Below is an approximation of this video’s audio content. To see any graphs, charts, graphics, images, and quotes to which Dr. Greger may be referring, watch the above video.

Few studies have investigated the impact of a plant-based diet on athletic performance, but the majority of the studies that have been done show no differences in endurance, performance, or strength. So, while plant-based diets do not seem to provide advantages or disadvantages on exercise performance, what plant-based diets can do is reduce the risk of chronic disease. This is a point I made in my video Why All Athletes Should Eat Plant-Based Diets, because surprisingly, endurance athletes may have more advanced atherosclerosis and more heart muscle damage, compared with sedentary individuals. So, it’s even more important they eat healthy. But due to the favorable impact on health, it could be assumed that performance would also be influenced by plant-based diets. Let’s take a closer look at the available evidence.

This is the most commonly cited review. Studies connecting vegetarian diets to improved health are well-established; however, the evidence for this phenomenon to be transferred to improved physical performance in athletes is less clear, finding no differences—at least acutely—between a vegetarian-based diet and an omnivorous diet in muscular power, muscular strength, short burst, or endurance performance. The intervention studies in this review, however, only lasted days or weeks. So, being a vegetarian for four days may not tip the balance, or even a few months, but that’s a considerable limitation. These are people who have been eating meat their whole lives, and subsequently adopt a vegetarian diet only for the duration of the study, rather than comparing participants who have adhered to a vegetarian or meat-containing diet long-term.

This study compared exercise capacity of vegan, vegetarian, and meat-eating recreational runners found similar maximum power output among all three groups––suggesting there’s no significant differences in maximum exercise capacity. But that’s at the same training frequency, time, and distance. Perhaps plant-based diets might enhance recovery, and allow such athletes to train longer and harder? A number of studies have come out since this review was published in 2016. What’s the update?

Well, this study compared the cardiorespiratory fitness and peak torque strength differences between vegetarian and omnivore endurance athletes. Most of the vegetarians were actually vegans, and most for at least two years, and…results from this study indicate that vegetarian endurance athletes’ cardiorespiratory fitness was greater than that for their omnivorous counterparts. They had a greater VO2 max, meaning a greater maximal oxygen uptake, greater aerobic capacity as measured on a progressive, graded, maximal treadmill test to exhaustion, though peak torque––peak strength based on leg extensions––didn’t differ between diet groups. Bottom line: these data suggest that vegetarian diets do not compromise performance outcomes, and may facilitate aerobic capacity in athletes.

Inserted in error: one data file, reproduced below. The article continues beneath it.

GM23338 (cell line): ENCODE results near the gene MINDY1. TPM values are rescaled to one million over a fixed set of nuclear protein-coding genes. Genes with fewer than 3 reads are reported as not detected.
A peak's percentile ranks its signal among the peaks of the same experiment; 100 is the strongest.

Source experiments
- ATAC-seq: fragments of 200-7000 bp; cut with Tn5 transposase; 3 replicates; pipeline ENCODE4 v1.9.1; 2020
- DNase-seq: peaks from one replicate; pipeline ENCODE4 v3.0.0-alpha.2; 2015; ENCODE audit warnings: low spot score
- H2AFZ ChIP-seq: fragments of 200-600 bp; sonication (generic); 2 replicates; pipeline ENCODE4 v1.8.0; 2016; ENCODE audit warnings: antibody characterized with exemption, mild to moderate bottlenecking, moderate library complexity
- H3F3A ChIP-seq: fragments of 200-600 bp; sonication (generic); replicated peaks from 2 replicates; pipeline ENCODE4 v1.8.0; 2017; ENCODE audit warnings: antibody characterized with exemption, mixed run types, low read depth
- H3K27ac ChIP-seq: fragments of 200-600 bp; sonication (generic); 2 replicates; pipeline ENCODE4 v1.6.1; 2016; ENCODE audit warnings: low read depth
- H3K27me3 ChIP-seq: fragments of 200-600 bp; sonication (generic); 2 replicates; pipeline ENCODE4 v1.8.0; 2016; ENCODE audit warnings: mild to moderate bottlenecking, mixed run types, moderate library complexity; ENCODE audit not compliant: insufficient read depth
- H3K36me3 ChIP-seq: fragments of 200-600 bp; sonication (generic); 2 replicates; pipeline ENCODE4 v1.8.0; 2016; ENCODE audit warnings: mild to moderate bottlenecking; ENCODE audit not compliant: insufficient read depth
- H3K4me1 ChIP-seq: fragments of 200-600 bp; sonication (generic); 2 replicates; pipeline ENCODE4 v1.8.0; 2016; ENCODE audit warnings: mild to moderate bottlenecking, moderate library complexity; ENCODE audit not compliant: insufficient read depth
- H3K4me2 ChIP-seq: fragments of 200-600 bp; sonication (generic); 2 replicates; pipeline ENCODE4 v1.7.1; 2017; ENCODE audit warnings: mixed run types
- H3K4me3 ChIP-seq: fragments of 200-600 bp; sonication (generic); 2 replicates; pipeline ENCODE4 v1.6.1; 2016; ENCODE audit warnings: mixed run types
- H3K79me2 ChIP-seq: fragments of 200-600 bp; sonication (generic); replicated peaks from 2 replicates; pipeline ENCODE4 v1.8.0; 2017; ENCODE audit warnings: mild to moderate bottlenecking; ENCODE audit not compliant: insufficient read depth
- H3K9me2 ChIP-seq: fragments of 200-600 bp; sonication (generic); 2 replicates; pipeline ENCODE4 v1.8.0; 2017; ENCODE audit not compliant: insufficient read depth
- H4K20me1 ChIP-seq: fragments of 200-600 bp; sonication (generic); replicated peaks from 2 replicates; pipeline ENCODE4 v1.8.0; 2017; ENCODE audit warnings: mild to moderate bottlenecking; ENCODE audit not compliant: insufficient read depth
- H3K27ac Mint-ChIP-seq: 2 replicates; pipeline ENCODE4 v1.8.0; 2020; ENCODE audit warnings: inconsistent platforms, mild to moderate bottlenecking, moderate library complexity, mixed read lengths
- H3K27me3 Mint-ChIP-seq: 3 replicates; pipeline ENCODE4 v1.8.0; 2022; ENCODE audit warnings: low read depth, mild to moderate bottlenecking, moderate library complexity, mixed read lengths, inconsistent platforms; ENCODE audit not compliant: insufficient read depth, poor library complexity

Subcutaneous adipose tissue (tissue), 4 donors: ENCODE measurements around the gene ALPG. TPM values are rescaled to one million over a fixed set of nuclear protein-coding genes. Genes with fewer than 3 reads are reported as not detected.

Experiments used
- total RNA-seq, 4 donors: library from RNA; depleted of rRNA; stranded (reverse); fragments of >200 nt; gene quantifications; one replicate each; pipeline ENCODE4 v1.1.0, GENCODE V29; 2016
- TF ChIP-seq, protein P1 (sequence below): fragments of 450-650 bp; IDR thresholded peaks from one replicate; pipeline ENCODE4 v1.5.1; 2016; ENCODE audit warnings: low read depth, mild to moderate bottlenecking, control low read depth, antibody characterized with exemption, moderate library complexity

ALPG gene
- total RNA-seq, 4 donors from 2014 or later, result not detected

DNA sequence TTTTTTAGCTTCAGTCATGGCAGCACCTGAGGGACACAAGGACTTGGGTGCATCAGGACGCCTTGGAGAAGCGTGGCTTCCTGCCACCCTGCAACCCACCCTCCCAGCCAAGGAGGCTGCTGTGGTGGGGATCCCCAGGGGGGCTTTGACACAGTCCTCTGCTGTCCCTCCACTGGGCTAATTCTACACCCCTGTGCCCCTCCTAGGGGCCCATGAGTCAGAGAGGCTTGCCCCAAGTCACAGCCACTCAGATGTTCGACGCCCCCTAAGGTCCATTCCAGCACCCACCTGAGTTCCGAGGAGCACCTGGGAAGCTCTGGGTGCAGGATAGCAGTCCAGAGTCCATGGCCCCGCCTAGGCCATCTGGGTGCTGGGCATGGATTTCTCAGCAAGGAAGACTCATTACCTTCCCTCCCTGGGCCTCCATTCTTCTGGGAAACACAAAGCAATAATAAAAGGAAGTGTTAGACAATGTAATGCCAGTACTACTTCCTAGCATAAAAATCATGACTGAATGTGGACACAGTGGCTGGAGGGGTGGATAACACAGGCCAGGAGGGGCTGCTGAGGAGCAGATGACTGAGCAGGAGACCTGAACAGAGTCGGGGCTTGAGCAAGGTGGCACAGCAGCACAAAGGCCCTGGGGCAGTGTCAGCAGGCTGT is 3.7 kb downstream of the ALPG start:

In this 2020 study, all the plant-based participants were eating vegan for an average of four years. So, they were essentially comparing those who ate meat for 21 years versus those who ate meat for 25 years. But after four years eating plants, you might expect to see some sort of difference. Yet, no significant differences were noted for upper and lower body muscle strength, like in the last new study. Both groups of athletes were comparable for total body weight and lean body mass, though age was significantly higher in vegans compared with omnivores; so, that put them at a little disadvantage. Yet still, there it is again. Significantly better aerobic capacity. Then, they had them pedal until exhaustion, and the vegan group lasted about 25 percent longer—12 minutes as opposed to 9 minutes. Is that just because their aerobic capacity is so high? No, even after controlling for VO2 max levels, there was still a significant endurance advantage in the vegans. The researchers conclude that in the very least, a strictly plant-based diet doesn’t seem to be detrimental to endurance and muscle strength, and endurance might actually be better in vegans, contrary to popular belief.

Please consider volunteering to help out on the site.

Motion graphics by Avo Media

Doctor's Note

Why All Athletes Should Eat Plant-Based Diets is the video I mentioned that documents the greater heart disease risk among endurance athletes. 

My deep dive into diets for athletes started with this series, which includes some interesting history: 

You may also be interested in my newer video, Improving VO2 Max: A Look at Vegetarian and Vegan Athletes.